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Heavy Metal Biosorption and Plasmid Profiles of Heavy Metal Resistance Bacteria isolated from Soil Samples of Thermal power, Canakkale, Turkey

Gorkem Dulger and Cuneyt Aki

The aim of this study is to investigate the isolation, characterization, determination of plasmid contents and metal absorption capacities of heavy metal-resistant bacteria from soil samples of thermal power. Samples were collected from soil in the area of thermal power. To define the resistance of heavy metal, metal solutions of ZnCl2, FeCl3 6.H2O, Pb(NO3)2 and CuSO4 in varying concentrations were added to culture media by using MIC method. The bacteria of highest MIC level were defined through VİTEK 2 system and their plasmid profiles were determined. The metal biosorption capacities of two isolates were defined through ICP-AES. In total, 37 heavy metal resistant bacteria were isolated from soil samples. Results showed that 15 of them contained plasmid DNA. Finally, biosorption experiments with two isolates with the highest metal resistance were performed. While the metal having the highest growing speed of biosorption among Fe, Zn, Pb and Cu metals which were used in this study for Bacillus mycoides (isolate 26) is Zn, it is followed by Pb, Fe and Cu orderly. While the metal having the highest growing speed of biosorption for Enterobacter cloacea complex (isolate 10) is Pb, it is followed by Zn, Fe and Cu orderly.

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Comparative initial study of Polygalacturonase Production by Bacillus VIT-Sun2 and Actinomycetes VIT-SP5

Praveen Kumar G. and Suneetha V.

In recent years, microbes are exploited significantly for the production of industrially useful enzymes. Microbial pectinase types play a vital role in clarification of fruit juice and it accounts for one-third of global food processing industrial sector. In this research work, the potential isolates which includes bacteria and actinomycetes were screened for the polygalacturonase activity from soil samples of fruit industrial dumps as it was enriched with mango, papaya, guava etc. fruit industrial waste for more than 30 years. The screening of potential pectinolytic bacteria and actinomycetes was carried out by using selective media enrichment techniques. The biochemical and molecular characterization were carried out for the potential isolates. Further, the crude pectinase was partially purified by using ammonium sulfate precipitation, column and DEAE sephadex chromatography. The specific activities of partially purified enzyme from potential microbes were enhanced up to two-fold of about 2438 and 633U/mg of protein respectively. The molecular weights of the enzyme from Bacillus and Actinomycetes were determined as 34.9 and 45.1 kDa by SDS-PAGE.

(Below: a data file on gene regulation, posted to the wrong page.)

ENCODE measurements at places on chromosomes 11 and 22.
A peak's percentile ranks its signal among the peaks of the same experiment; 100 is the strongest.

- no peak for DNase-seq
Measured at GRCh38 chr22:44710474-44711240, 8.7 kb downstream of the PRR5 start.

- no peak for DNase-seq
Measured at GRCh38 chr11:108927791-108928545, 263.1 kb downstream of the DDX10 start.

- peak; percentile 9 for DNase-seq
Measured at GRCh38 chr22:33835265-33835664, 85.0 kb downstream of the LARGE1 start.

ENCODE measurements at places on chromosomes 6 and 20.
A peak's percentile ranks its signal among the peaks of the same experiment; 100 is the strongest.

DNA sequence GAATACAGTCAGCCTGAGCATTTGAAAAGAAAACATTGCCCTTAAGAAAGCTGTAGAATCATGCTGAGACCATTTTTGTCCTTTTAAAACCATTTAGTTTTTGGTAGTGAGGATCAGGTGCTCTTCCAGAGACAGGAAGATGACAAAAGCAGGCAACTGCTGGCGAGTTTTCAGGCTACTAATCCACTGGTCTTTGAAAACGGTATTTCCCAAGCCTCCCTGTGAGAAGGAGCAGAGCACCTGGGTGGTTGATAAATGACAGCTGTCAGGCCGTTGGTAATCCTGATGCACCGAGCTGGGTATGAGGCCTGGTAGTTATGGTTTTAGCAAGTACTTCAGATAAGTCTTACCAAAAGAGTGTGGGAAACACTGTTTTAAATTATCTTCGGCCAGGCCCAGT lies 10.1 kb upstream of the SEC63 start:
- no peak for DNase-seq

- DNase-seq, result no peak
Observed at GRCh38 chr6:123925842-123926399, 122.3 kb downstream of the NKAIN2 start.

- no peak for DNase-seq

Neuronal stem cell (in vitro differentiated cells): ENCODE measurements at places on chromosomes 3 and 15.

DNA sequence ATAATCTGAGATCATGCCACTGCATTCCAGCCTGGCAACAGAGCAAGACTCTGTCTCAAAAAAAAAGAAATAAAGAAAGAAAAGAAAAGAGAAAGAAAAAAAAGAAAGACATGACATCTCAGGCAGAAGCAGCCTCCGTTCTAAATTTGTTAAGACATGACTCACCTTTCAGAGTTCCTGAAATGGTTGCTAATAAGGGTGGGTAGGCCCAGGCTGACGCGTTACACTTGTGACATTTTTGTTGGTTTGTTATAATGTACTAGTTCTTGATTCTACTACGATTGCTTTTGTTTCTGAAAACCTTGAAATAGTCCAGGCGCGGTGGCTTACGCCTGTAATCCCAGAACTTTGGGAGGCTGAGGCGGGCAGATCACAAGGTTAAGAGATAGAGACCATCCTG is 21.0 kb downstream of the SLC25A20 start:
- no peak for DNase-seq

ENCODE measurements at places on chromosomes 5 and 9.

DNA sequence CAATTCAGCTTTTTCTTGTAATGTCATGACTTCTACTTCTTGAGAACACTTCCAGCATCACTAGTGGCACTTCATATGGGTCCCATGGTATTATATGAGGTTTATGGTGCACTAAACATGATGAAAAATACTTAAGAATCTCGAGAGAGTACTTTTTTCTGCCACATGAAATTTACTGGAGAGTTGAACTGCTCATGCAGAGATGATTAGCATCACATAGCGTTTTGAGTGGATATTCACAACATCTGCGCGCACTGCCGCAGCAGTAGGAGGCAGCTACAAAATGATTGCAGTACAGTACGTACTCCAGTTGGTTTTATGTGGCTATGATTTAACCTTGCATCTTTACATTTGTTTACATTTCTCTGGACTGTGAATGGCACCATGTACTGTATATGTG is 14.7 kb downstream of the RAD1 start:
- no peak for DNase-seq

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Stimulation and Optimization production of the Bacteriocin RC20975-a novelty lactic acid bacteria

Jinjin Pei

The influences of inductive factors on production of bacteriocin RC20975 were identified and evaluated by using a resting cell system. Regulation by the quorum sensing system in regard to the bacteriocin synthesis was primarily identified. When the inoculum concentration is greater than 104 CFU/ml, bacteriocin synthesis was able to be induced. Synthesis of bacteriocin RC 20975 was self-induced with a threshold at 10 AU. Inducing effectiveness was observed if inducer was added at the beginning of the exponential phase. Glycine, vitamin B1, vitamin B2, glycerol and pyruvic acid were able to induce bacteriocin RC 20975 synthesis. Sensitive strains co-cultured with bacteriocin producer strain successfully induced the synthesis. Resting cell technology has seldom reported as a means to screen for inductive factors on bacteriocin production. These findings are of importance for the further study of bacteriocin bio-synthesis regulation and for the improvement of bacteriocin production yields.

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Next-Generation Sequencing for Discovery of the Microorganism and Pathogenic Bacteria in the source water in winter

Yingliang Ge, Shuili Yu, Wenxin Shi, Fan Yang and Qi Yin